Next month the Wichita Metro Chamber of Commerce will host the Small Business Awards Luncheon, where two area businesses will be honored for their growth, diversity and community involvement.
Marking its 10th anniversary, the Small Business Awards competition has recognized 100 companies as finalists for the award and 15 have been named overall winners.
And every overall winning company going back to 2005 remains in business today.
“I think it speaks well to the judging process and what the judges look at,” said Angie Elliott, the chamber’s manager of business services who has overseen the awards since 2008.
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Past winners of the awards said they all wanted the recognition from what the program offered. It gave their companies public exposure as well as greater exposure within the business community.
And, winning the awards provided something tangible besides a plaque or trophy. In several cases, they said, winning led to new business for their firms.
The competition includes two divisions: Tier One is for firms with one to 25 employees, and Tier Two is for firms with 26 to 100 employees. The switch to two divisions was made in 2008 in recognition of the differences that can occur with the resources available to different-size businesses, Elliott said.
Companies that are considered for the award are first nominated. But the nomination does not automatically enter them into the competition. They have to take the extra step to apply, including providing financial performance information and narratives on topics such as diversity, community involvement and employee relations.
Tammy Allen, vice president of marketing and communications at Allen, Gibbs & Houlik, has served as a committee member and judge of the awards for about six years. She said the thoroughness of the application and judging process requires company leaders to give “careful thought” to their enterprises.
“I went out for two years on company visits (as a judge) and I would say they all cared deeply about running a good company,” she said.
‘Looking in the mirror’
Gary Mason’s firm, iSi Environmental Services was the winner in the program’s second year. Even though he said the process took substantial time, it offered valuable information in return.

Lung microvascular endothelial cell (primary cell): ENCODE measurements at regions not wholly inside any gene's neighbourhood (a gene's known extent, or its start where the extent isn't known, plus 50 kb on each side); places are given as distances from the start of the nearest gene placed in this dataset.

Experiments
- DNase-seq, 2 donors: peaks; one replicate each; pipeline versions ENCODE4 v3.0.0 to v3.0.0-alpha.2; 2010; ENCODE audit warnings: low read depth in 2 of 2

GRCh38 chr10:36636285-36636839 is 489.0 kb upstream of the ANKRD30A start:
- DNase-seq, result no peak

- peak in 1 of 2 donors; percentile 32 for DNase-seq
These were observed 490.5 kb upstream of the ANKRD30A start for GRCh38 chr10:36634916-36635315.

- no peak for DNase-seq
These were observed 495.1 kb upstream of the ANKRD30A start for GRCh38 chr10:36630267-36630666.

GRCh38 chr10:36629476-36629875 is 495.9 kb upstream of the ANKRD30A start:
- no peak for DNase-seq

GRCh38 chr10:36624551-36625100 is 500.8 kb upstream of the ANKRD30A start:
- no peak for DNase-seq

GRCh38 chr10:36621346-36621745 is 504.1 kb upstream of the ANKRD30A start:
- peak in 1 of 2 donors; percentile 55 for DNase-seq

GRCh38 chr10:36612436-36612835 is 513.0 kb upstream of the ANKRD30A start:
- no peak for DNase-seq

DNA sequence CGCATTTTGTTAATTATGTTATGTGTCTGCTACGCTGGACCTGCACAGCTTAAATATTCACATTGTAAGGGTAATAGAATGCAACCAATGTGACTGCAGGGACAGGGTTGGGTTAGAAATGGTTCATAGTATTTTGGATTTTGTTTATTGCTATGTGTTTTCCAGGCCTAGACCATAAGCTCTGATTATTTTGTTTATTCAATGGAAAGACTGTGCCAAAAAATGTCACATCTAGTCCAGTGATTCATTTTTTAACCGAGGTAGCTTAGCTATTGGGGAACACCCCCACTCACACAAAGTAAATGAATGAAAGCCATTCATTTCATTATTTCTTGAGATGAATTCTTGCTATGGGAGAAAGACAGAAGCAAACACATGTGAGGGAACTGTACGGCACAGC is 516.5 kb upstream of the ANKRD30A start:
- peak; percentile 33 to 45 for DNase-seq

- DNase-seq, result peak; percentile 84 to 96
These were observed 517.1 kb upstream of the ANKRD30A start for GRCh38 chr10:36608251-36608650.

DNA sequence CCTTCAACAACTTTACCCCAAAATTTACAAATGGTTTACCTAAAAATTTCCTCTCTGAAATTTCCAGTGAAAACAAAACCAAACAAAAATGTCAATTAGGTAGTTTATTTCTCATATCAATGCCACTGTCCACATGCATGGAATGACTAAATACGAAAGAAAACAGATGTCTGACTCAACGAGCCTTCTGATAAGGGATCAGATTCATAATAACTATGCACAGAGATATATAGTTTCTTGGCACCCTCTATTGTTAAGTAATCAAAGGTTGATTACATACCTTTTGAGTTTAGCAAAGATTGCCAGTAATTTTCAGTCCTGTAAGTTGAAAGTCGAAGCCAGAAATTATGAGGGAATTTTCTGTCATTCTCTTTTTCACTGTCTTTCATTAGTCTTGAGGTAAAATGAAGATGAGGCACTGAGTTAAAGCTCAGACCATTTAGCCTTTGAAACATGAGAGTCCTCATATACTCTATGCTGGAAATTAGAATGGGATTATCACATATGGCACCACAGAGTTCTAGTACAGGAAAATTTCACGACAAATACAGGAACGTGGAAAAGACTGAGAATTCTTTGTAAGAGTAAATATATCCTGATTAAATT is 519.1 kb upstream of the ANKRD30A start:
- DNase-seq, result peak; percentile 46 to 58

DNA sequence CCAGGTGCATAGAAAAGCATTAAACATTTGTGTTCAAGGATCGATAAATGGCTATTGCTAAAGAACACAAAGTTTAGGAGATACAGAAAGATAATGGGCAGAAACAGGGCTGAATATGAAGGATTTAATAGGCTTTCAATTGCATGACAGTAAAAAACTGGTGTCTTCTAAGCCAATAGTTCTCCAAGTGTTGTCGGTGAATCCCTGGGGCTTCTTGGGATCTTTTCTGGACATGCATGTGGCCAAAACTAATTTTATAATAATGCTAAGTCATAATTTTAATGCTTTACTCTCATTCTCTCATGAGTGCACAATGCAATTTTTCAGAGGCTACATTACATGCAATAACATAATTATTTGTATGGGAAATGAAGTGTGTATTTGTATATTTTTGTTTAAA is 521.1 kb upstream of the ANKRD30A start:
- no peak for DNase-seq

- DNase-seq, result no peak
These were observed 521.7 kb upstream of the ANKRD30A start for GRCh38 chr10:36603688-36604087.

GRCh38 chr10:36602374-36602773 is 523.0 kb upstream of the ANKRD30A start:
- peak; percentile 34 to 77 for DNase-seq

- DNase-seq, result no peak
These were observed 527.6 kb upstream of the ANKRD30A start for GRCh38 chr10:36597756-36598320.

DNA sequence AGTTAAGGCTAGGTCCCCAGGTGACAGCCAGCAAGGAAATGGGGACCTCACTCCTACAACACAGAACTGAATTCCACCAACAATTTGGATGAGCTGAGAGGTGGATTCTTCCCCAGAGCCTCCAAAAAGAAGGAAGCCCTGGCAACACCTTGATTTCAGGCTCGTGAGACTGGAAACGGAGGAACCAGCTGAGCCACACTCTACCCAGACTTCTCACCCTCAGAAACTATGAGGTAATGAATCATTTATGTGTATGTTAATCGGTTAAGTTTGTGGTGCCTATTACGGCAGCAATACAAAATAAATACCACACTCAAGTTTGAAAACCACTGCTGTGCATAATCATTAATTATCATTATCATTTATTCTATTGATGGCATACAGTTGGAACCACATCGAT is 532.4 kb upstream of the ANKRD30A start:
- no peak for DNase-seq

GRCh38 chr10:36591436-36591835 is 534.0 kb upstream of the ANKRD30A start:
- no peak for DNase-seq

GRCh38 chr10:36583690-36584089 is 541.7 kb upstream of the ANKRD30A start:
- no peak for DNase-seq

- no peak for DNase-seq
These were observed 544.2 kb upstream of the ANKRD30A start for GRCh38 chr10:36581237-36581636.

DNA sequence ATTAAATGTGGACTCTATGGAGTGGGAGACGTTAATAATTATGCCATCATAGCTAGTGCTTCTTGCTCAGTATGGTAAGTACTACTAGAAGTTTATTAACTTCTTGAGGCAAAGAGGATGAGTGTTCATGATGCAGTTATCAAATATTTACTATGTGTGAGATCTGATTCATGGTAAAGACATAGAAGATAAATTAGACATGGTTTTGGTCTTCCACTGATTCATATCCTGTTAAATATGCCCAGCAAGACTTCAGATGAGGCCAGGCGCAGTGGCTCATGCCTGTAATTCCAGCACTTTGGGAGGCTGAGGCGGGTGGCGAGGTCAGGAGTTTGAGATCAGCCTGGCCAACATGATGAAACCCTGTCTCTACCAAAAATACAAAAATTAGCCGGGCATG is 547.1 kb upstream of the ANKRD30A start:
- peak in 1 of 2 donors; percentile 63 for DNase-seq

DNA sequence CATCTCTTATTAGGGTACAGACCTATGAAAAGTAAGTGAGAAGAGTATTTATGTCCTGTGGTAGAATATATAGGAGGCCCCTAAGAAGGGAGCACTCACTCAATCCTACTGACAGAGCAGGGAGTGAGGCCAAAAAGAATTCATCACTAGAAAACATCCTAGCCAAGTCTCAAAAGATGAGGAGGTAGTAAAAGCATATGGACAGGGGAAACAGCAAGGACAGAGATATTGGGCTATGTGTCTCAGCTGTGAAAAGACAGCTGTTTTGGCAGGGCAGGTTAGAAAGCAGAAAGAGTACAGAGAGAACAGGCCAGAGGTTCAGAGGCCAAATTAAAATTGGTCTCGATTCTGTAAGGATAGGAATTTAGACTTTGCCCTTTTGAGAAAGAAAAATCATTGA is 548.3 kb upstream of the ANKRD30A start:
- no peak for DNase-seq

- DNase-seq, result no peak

“You always want to know how you stack up against others, either in your field or in your community,” Mason, iSi’s CEO, said. “Just wanting to know whether you had a good thing going or not.”
It proved to be a good exercise in “looking in the mirror.”
Mason said that as an entrepreneur oftentimes there is no reason – and little time – to stop and look hard at what’s been created because the entrepreneur’s focus is almost always about growing and looking ahead.
“It was extremely rewarding to step back and take a look at your company at the 30,000-foot level,” he said. “It makes you a better company going through that process.”
Doug Jenkins, president of Professional Software Inc., a 2010 winner in the Tier One category, said completing the application became a team effort. “I decided to get a number of employees involved in thinking about the process,” he said. “Part of my thinking about this was if we’re worthy why are we worthy?”
Jenkins said it was important to him to know if his employees felt good about where and who they worked for. If their responses weren’t up to his standards of worthy, “maybe I wouldn’t submit the application.”
“In the end, there were a lot of positives I took away from that,” he said.
Patty Koehler, president and CEO of JR Custom Metals, a 2011 Tier Two winner, said the application allowed her and her managers to “review the mission of the business, why we are here, and what got us to this point.”
The exposure of winning the award also helped the bottom line, leaders said.
Troy Lott, president and executive producer of Intake Studios, said his company was only four years old when it was named the 2008 Tier One winner.
“The additional exposure we received, that was big for us,” Lott said. “Our Wichita business really took off even though many of our goals was to build our business regionally. Our Wichita business really benefited from winning that award.”
Koehler said JR Custom saw new business, too.
“Anytime your company’s recognized it opens the door to other opportunities and industries.”
Jenkins of Professional Software said the award had enough impact that it helped his company gain business from clients far outside of Wichita.
Mason of iSi, said the benefits went beyond sales, and offered more than a boost in employee morale.
“It was a feel good thing for the entire company as we moved forward,” he said. “But it gave us recognition to recruit. The people we were able to bring on probably wouldn’t have looked at us if we wouldn’t have won.”